As cartoonist Walt Kelly's character Pogo said, “We have met the enemy, and he is us.” Indeed two major sources of U.S. CO2 emissions are cars and homes—most of us drive, and we all live in homes—cars and homes account for 44 percent of U.S. greenhouse gases.
Honda, known for cars, is making its mark in homes with the opening of the Honda Smart Home US on the West Village Campus of the University of California, Davis. The Honda Smart Home saves more than 11 tons of CO2 compared to its conventional-home cousins.
Intelligent-home management is part of the environmental savings: The Honda Home Energy Management System (HEMS) “maximizes the home’s energy efficiency while communicating with the electric utility to improve grid stability.” The home also supasses California’s 2020 target for net zero energy residential consumption.
The home’s resident will also drive the Honda Fit EV (electric vehicle).
The home produces more energy on-site from renewable resources than it annually consumes.”Honda Smart Home is expected to generate a surplus of 2.6 megawatt-hours of electricity over the course of a year, while a comparable home will consume approximately 13.3 megawatt-hours. This results in a net offset of nearly 13,100 pounds of CO2 per year, even when taking into account California’s relatively clean electricity.”
The home is also three times more water-efficient than a typical U.S. home, a great feature, especially now that California has declared drought measures. The home showcases Honda’s vision “for sustainable, zero-carbon living and personal mobility.” The home will function as a living laboratory. It took roughly a year to complete the fully-furnished home, which will now serve as a residence for a person selected from the Davis community.
The West Village neighborhood, where the home is located, “is the largest planned zero net energy housing development in the United States,” It opened in 2011 and is home to the “university’s internationally-recognized research centers focused on energy efficiency, sustainability and transportation.”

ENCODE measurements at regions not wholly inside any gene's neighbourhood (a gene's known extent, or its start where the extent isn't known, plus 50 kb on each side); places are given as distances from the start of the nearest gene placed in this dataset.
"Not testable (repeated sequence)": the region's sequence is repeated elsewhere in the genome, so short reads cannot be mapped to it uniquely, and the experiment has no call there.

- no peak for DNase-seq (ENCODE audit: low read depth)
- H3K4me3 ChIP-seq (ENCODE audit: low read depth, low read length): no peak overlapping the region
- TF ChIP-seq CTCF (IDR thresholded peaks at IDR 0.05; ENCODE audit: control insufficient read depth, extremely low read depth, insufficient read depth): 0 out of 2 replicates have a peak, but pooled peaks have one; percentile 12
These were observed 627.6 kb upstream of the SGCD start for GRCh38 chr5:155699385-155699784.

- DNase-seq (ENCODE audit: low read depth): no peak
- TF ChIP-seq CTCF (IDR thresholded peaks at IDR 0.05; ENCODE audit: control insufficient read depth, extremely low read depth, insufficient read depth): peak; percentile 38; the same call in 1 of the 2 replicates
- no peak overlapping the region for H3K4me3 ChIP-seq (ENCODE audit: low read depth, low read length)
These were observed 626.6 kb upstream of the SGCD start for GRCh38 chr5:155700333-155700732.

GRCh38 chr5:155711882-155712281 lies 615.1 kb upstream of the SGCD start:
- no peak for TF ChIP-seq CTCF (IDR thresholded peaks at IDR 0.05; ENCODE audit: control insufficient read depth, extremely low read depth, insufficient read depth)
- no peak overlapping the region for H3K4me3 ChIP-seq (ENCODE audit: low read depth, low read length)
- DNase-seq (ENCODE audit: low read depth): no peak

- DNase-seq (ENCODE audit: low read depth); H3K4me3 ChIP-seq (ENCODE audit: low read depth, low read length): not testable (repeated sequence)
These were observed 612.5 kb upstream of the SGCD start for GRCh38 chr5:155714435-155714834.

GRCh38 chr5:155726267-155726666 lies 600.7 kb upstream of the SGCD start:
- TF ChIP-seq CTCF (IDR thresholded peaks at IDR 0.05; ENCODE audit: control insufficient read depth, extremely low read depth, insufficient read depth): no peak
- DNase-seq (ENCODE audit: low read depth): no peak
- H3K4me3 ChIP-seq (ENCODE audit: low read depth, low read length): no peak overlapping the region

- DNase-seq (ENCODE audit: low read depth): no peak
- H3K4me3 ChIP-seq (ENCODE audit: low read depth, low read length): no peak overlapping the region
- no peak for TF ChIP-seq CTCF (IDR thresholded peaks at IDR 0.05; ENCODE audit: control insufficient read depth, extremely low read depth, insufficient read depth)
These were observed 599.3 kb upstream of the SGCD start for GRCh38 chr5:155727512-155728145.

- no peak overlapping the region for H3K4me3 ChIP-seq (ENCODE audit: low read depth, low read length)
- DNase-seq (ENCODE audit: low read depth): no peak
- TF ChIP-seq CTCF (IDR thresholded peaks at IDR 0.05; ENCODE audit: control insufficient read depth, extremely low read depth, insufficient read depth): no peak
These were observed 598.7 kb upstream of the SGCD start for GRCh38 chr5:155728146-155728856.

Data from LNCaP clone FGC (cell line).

Honda’s HEMS is the heart of the home. Their “proprietary hardware and software system ... monitors, controls and optimizes electrical generation and consumption throughout the home’s microgrid”—its circulation system. A 10kWh battery in the garage uses the same lithium-ion-cell batteries that power the Fit to save the energy produced by solar panels on the 9.5kW photovoltaic (PV) system. Storing power produced during daylight, allows the home to operate at night with little to no extra power needed from the traditional electric grid. Because most people work or attend school outside the home, peak demand for most homes is after dark. “HEMS leverages the battery to balance, shift and buffer loads to minimize the home’s impact on the electric grid.” The house also feeds power into the grid. HEMS will enable Honda to “evaluate the second life, or re-use, of EV batteries in grid applications, home-to-grid (H2G) connectivity and other concepts.”
The home also features geothermal radiant heating and cooling with eight 20-foot deep boreholes that help the home use the earth’s stable temperature and radiant floors and ceilings to keep the home comfortable throughout the year.
Cement, “concrete’s glue,” Honda says, is the largest factor that accounts for the about five percent of global man-made CO2 emissions from concrete. Possolan, a naturally occurring material, replaces half of the cement that would otherwise be used. Post-tensioning the slab also requires less cement.
Inside, LED lighting provides illumination at night. Honda worked with researchers from the California Lighting Technology Center to explore new circadian color control logic that mimics natural shifts in daylight that occur from morning to night. Amber hallway lights, for example, provide enough light to navigate halls during the night, without altering night vision. The result is that people can easily go back to sleep after waking in the night. Blue-rich light during the day, on the other hand, “helps put body and mind in an alert and energetic state.” At night, blue-light disrupts sleep and is why sleep experts advise people to stop using all electronic devices with screens that emit blue light or to put filters over the screens to change the light color.
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